Nevertheless, there are days when this is tough work. Take last Wednesday, for example, when I sat through a long, complex PowerPoint presentation by the Utilities Policy Advisory Committee (UPAC) to the Colorado Springs City Council (BEWILDERED).
The issue was whether new utilities ratepayers or established ratepayers should carry most of the load of the estimated $1.4 billion our city-owned Utilities plans to borrow over the next 10 years. The $1.4 billion will be used to pay for Utilities services considered vital to our community. This would include the following costs:
1) $1 million: New water pipeline from Pueblo.
2) $8,000: Special 120-foot AARP-approved safety ladder that elderly residents can use to change the burned out streetlight bulbs in front of their dark, waterless, unheated homes.
3) $4,800: Thick, hand-woven Persian rug for Utilities czar Phil Tollefson's office. (The old one was worn out by our City Council members' knees during Phil's bonus pay negotiations.)
Anyway, in February our City Council members -- who serve as our Utilities Board and also as technical advisers for the "Teletubbies" TV show -- asked for help from its policy advisory committee. The question they wanted answered: As Colorado Springs seeks to fulfill its proud mission statement ("Sucking the Colorado River, Arkansas River and All Known North American Aquifers Dry By 2020"), should new homeowners and developers pay more of the costs of development and growth?
The official answer, culled from the advisory committee's 26-page PowerPoint presentation that accompanied an 80-page report, was this: "Uh, what was the question again?"
Take this sentence, from the actual presentation:
"UPAC is recommending changes to the following: Implementation of a revised methodology for new electric and gas system connections that implements a line extension and development charge methodology similar to the current practice for new water and wastewater connections."
Translation: If this "revised methodology" is implemented combining electric, gas and wastewater systems, don't be surprised if raw sewage shoots out of your toaster. (And definitely don't sit down if the toilet seat is emitting sparks.)
Here's another actual line, from "Policy Statement C":
"The entity funding oversizing of line extension components shall be entitled to prorated refunds as others connect and utilize the oversized capacity."
When City Council members heard that line they took quick and decisive action. That's right, all nine of them ran down the hall, caught the aide who had taken their lunch orders and asked the startled woman to "supersize" their McDonald's combo meals -- then loped back into council chambers to resume sleeping through the PowerPoint presentation.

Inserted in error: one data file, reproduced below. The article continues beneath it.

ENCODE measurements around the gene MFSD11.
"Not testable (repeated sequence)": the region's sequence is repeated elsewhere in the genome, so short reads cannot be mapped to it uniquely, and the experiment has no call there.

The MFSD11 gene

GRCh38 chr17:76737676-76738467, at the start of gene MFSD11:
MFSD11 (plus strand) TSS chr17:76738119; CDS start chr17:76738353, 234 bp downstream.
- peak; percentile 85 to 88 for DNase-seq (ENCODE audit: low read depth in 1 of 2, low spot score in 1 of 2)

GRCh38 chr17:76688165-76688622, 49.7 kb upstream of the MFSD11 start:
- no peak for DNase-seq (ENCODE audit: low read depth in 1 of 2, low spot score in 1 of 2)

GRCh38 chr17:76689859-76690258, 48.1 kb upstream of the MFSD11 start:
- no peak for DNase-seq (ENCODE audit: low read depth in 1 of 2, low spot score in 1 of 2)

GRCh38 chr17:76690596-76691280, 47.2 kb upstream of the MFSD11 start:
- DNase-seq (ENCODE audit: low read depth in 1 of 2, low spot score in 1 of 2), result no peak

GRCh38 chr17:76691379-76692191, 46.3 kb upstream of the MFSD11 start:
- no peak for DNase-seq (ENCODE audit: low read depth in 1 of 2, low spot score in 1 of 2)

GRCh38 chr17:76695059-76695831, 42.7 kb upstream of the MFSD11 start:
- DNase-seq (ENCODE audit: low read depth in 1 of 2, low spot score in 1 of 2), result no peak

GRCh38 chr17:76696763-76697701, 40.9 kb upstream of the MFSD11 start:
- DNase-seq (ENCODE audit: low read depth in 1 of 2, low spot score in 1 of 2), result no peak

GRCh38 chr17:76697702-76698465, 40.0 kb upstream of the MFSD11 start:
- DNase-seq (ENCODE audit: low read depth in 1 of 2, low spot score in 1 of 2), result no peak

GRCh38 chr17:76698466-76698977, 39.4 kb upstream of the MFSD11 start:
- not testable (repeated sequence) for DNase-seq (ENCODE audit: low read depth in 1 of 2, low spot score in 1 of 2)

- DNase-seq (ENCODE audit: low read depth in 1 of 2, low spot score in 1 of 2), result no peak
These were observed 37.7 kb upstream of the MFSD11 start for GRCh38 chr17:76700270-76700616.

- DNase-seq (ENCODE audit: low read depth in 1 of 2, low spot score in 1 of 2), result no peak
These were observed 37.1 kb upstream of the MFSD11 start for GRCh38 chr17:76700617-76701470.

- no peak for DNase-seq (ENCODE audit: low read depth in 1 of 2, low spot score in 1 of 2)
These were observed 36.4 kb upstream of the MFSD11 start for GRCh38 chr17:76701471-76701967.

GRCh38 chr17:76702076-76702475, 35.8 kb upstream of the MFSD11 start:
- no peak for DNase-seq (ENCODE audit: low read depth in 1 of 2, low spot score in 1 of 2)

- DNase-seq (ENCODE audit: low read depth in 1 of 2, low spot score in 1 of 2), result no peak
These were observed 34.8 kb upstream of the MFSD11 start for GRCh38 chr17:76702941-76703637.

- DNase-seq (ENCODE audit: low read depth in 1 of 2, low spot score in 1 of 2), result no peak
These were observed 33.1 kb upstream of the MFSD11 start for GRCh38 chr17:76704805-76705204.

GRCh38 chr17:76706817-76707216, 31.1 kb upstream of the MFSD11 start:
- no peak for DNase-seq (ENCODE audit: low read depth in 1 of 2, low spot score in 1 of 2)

More from "Policy Statement C":
"A system investment fee will be assessed for new connections to the water, wastewater and gas systems to buy-in to the overall value of the system using the established minimum five year forward look modified equity buy-in methodology."
When he heard that sentence, Councilman Larry Small leaned into his microphone and yelled, "Alex, I'll take 'Things Someone With a Metal Plate In Their Head Would Say' for $800." Sensing the meeting was getting out of control, Mayor Lionel Rivera briefly stopped drawing glasses, a goatee and stitches onto a photo of an atheist and leapt into action -- popping new batteries into Councilman Small's Game Boy, giving him back his "Grand Theft Auto" game cartridge and slowly easing him back into his seat as the presentation went on. And on.
Simple yet sound
"Benchmarking," according the actual wording of something called "Key Decision Drivers of Policy Statement C," on page 12, "demonstrated normally water and wastewater utilities have an up-front system investment fee to recover some portion of the capital investments made via an equity buy-in methodology or an incremental cost methodology."
This is the same simple yet sound financial strategy Vice Mayor Richard Skorman uses to run his popular downtown Poor Richard's restaurant. And also why, every Wednesday at his restaurant, you can get two medium pepperoni pizzas, two small soft drinks and an order of garlic bread for $650,000.
The presentation moved on -- at one point it pulled into the right lane to let a glacier roar by on the left -- to "Policy Statement D: Key Decision Drivers," where we learned that particular point "represents the utility-funded backbone system beyond direct line extension that is installed to serve new customers, such as generation plants."
This caused all nine council members to take the toothpicks out of their eyes and simultaneously ask, in a great show of unity among our elected officials, the following question: "What's a backbone?"
Long, long time
Eventually, and I can't stress that word enough, the PowerPoint presentation moved into its summary phase. (Footnote: If you consider that our planet has only existed for a fraction of a second in the life of the universe, the summary phase of the PowerPoint presentation still took a long, long, $%^&*$# time.)
Here's the actual highlight of that summary phase of the presentation: "Nomenclature of 'development charge' should be changed in future rate proceedings and tariffs to 'system investment fee' or something similar, to minimize future confusion about its purpose and which entity is responsible for its payment."
Because if there's one thing that really ticks off our Utilities Advisory Policy Committee, it's people who don't make things easy to understand.